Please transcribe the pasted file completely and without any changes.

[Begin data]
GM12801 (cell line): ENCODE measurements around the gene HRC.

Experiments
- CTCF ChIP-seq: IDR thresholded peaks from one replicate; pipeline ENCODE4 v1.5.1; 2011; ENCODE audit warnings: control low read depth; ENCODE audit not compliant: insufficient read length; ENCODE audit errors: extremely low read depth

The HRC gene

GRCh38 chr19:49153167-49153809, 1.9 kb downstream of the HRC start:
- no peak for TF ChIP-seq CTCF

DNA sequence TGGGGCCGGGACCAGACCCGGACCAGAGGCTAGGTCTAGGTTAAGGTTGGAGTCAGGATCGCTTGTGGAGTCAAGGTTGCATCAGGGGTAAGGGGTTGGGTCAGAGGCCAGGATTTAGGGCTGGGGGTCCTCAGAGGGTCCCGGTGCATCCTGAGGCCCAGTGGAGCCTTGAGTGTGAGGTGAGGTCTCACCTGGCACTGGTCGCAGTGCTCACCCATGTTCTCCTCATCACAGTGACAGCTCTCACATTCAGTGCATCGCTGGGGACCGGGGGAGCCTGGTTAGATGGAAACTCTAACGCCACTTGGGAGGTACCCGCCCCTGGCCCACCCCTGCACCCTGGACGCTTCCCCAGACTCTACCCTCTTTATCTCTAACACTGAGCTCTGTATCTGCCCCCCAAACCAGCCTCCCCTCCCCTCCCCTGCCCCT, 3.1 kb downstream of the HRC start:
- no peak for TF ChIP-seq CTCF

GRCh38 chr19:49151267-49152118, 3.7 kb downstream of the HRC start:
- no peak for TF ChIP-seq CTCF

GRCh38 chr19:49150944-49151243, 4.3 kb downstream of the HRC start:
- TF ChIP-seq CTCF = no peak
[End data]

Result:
GM12801 (cell line): ENCODE measurements around the gene HRC.

Experiments
- CTCF ChIP-seq: IDR thresholded peaks from one replicate; pipeline ENCODE4 v1.5.1; 2011; ENCODE audit warnings: control low read depth; ENCODE audit not compliant: insufficient read length; ENCODE audit errors: extremely low read depth

The HRC gene

GRCh38 chr19:49153167-49153809, 1.9 kb downstream of the HRC start:
- no peak for TF ChIP-seq CTCF

DNA sequence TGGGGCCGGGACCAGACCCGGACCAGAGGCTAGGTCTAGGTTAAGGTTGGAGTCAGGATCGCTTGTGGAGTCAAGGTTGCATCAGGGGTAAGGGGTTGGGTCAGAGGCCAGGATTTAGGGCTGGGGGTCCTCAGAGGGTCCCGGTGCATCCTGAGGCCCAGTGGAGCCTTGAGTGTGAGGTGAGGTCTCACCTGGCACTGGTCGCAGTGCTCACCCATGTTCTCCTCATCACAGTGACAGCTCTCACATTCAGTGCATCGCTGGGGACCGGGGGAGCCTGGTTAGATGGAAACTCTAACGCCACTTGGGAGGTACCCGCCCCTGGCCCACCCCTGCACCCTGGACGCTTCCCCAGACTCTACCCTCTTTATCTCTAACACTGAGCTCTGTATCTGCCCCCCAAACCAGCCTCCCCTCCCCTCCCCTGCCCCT, 3.1 kb downstream of the HRC start:
- no peak for TF ChIP-seq CTCF

GRCh38 chr19:49151267-49152118, 3.7 kb downstream of the HRC start:
- no peak for TF ChIP-seq CTCF

GRCh38 chr19:49150944-49151243, 4.3 kb downstream of the HRC start:
- TF ChIP-seq CTCF = no peak